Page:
Books by Anicius Boethius
Books about Anicius Boethius

Biography: Anicius Boethius

Anicius Manlius Severinus Boethius was born 475 in (probably) Rome, Italy and he died 524 in Pavia, Italy. Boethius was born into an aristocratic Christian family and he became a consul in 510. He wrote texts on geometry and arithmetic which were of poor quality but used for many centuries during a time when mathematical achievement in Europe was at a remarkable low.

Boethius was a friend of Theodoric, king of Italy and of the Goths. Russell, in [14] writes:-

Theodoric employed Boethius to reform the coinage, and to astonish less sophisticated barbarian kings with such devices as sun-dials and water-clocks.
Russell also says that Boethius stands out as a man of great learning and great zeal, free from superstition and fanaticism. Again quoting [14]:-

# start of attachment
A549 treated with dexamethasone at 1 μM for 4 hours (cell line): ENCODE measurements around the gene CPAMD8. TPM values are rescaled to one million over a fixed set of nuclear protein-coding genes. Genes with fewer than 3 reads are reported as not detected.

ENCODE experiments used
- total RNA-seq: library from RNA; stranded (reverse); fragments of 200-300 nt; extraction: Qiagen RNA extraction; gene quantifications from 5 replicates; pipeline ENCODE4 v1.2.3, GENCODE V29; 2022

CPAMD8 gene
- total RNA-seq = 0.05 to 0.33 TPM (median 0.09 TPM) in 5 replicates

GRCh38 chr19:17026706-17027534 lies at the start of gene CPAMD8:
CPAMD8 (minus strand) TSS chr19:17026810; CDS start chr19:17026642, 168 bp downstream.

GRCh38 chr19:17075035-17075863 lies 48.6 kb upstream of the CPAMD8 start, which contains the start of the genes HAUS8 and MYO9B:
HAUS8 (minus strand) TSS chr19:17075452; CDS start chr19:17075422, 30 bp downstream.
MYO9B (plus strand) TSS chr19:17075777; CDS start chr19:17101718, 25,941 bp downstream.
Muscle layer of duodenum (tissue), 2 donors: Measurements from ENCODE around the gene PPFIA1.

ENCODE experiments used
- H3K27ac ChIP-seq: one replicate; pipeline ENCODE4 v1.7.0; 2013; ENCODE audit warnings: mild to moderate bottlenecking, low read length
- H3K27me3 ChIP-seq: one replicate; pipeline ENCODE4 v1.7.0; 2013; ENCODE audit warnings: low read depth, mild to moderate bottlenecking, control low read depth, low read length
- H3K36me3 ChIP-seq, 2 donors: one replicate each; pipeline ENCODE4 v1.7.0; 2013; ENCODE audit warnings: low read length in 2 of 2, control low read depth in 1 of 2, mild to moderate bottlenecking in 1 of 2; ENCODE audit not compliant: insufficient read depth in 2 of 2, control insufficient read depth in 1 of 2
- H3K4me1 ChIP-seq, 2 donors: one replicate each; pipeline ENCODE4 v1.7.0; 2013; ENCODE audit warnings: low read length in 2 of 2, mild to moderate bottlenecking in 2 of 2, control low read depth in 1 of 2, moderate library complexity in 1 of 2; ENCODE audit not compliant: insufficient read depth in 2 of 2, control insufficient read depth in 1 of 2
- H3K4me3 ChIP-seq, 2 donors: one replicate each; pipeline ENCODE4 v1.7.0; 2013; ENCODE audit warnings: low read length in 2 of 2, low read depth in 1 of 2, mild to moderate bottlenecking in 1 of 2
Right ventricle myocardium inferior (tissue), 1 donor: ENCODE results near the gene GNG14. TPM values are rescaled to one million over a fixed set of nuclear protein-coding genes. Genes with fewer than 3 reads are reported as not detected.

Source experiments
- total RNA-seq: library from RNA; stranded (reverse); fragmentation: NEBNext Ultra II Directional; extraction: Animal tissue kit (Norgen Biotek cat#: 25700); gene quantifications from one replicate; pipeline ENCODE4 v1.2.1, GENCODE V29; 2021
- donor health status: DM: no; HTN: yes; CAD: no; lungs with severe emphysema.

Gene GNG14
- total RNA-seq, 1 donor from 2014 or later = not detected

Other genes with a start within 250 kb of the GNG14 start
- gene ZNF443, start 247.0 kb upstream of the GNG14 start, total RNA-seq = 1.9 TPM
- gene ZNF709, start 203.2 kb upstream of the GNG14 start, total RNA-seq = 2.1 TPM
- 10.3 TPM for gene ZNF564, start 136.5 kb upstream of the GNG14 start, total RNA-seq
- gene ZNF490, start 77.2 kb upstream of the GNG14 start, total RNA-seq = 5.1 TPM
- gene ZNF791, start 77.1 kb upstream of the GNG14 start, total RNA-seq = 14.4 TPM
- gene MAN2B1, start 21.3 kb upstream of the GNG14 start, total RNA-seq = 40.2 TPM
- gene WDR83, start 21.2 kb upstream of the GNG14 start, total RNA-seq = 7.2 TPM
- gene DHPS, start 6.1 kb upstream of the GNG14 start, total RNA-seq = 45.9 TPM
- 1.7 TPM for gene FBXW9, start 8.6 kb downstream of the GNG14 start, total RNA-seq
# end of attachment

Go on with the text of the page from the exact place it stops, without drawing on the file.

He would have been remarkable in any age, in the age in which he lived, he is utterly amazing.
Boethius translated Aristotle's Organon but died before he could translate Plato's work and fulfil his aim of harmonising the two philosophies.

He fell from favour and was put in prison where he wrote De consolatione philosophiae . Russell says

Theodoric ... believed, rightly or wrongly, that there was a plot involving men in his own government. This led him to imprison and execute his minister, the senator Boethius.
After the spell in prison Boethius was executed on the charge of treason and magic.



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